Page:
The most common external parasites found in snakes are the well-known snake mites (Ophionyssus Natricis). Almost every snake holder will face this problem over time.
Mites are recognizable as tiny, black dots, which are particularly active in the evening and at night and sometimes crawl around the snake occasionally, sometimes in large numbers. Young mites, in particular, are not easy to spot because they are smaller than older mites. When fully grown, these pests can grow to around 0.5 mm in size.
Snakes infested by mites become visibly nervous due to the itching caused and often try to actively get rid of this agony by z. B. spend hours in the water basin or scrub on furnishings. In the case of heavy infestation, the water is quickly littered with hundreds of dead mites, which lie as black dots on the bottom of the water basin. Mites in the water basin are usually the first visible sign of an infestation, even if the animals have been suffering from mite infestation for a long time.
Snake mites collect particularly often on the eyes, which can quickly lead to inflammation. The scales around the eyes swell, causing the whole eye to sink in.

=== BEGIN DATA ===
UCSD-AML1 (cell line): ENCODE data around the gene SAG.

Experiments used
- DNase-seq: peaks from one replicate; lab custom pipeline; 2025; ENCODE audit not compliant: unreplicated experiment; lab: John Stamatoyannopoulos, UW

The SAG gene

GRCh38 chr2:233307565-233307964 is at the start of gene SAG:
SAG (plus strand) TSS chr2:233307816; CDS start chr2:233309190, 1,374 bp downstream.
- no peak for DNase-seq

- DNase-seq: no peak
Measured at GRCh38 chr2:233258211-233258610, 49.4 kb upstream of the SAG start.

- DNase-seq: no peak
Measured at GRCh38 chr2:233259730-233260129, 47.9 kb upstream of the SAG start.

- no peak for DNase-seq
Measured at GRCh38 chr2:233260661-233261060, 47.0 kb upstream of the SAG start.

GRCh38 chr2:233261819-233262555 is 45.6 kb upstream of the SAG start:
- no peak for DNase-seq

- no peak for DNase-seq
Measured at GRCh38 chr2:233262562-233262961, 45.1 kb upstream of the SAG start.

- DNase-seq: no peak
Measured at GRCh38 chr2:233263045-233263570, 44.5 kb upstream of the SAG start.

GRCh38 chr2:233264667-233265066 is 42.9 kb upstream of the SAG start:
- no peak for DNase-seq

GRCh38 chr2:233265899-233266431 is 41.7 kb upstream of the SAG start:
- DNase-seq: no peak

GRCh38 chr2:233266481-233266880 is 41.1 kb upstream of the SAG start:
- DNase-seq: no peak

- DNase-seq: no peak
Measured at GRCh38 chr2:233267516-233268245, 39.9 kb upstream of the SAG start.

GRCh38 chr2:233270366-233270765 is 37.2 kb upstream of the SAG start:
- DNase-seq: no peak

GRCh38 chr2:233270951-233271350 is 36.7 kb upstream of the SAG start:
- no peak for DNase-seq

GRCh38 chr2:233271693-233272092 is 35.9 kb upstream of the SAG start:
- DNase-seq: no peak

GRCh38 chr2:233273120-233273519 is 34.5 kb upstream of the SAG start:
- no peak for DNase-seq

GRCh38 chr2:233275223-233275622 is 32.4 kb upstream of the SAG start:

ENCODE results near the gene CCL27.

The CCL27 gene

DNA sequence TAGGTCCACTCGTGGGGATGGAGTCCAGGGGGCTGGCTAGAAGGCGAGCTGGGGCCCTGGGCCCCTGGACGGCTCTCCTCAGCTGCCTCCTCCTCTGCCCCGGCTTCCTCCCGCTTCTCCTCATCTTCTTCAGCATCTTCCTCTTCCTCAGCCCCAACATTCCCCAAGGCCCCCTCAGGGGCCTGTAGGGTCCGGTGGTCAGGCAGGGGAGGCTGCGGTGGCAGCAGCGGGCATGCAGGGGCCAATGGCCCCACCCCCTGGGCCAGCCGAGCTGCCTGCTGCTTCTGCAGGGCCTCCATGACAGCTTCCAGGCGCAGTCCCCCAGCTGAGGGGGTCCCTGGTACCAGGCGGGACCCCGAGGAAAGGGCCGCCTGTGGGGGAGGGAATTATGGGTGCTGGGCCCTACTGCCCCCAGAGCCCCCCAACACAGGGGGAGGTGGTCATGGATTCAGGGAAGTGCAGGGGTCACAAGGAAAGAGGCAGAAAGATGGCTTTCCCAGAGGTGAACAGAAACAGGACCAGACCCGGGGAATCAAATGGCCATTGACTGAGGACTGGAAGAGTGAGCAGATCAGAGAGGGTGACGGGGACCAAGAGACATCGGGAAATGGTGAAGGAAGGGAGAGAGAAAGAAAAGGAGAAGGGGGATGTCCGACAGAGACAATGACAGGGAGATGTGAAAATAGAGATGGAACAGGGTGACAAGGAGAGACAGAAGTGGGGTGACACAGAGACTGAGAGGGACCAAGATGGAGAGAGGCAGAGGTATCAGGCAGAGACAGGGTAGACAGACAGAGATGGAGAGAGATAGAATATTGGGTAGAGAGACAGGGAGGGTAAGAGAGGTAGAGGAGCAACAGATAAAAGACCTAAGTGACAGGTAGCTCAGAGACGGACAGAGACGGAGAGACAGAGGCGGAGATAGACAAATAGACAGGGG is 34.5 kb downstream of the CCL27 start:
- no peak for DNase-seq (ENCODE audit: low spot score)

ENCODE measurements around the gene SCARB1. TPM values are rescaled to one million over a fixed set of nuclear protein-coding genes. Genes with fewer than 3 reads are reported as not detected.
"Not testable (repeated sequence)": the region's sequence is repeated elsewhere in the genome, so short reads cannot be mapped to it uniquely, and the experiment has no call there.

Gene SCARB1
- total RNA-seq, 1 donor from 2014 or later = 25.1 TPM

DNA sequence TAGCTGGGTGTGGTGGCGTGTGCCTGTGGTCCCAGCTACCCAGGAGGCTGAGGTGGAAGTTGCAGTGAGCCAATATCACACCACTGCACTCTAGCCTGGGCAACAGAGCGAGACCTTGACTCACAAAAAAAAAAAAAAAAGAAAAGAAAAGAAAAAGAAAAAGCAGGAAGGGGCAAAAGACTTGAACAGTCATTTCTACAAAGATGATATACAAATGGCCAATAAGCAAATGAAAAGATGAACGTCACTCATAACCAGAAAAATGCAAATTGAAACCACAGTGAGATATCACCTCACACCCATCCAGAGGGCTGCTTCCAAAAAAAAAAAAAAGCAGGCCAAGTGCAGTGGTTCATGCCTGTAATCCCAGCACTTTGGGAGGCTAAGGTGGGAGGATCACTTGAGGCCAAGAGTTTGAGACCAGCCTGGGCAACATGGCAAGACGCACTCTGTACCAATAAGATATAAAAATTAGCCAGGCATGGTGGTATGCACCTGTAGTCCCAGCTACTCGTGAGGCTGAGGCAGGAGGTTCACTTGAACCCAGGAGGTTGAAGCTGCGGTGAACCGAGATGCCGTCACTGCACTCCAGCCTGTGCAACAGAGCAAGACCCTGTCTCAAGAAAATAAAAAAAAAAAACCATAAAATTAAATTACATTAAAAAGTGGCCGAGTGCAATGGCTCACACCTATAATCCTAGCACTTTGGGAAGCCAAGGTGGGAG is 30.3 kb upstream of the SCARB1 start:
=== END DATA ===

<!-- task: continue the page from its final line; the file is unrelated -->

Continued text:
The little parasites can be very persistent. There are a few things to keep in mind when combating: First of all, you should keep your hands off the “anti-mite preparations” that some pet stores sell quickly. These “plant-based” remedies are usually completely ineffective and you only lose time and money (example: “Repto-Mite”). If you ignore a mite infestation, you risk a contamination of its population within a few weeks, a weakening of the animal due to blood loss, refusal to feed due to the stress of permanent itching, colds from lying in the water for too long, poorly progressing molting and also the transmission of diseases through the Mites. The little parasites spread extremely quickly in the room.
You should never act according to the premise “A lot helps a lot” – many snakes have not died from the mite infestation, but from the treatment. For the beginner. Check our treatment guide for snake mites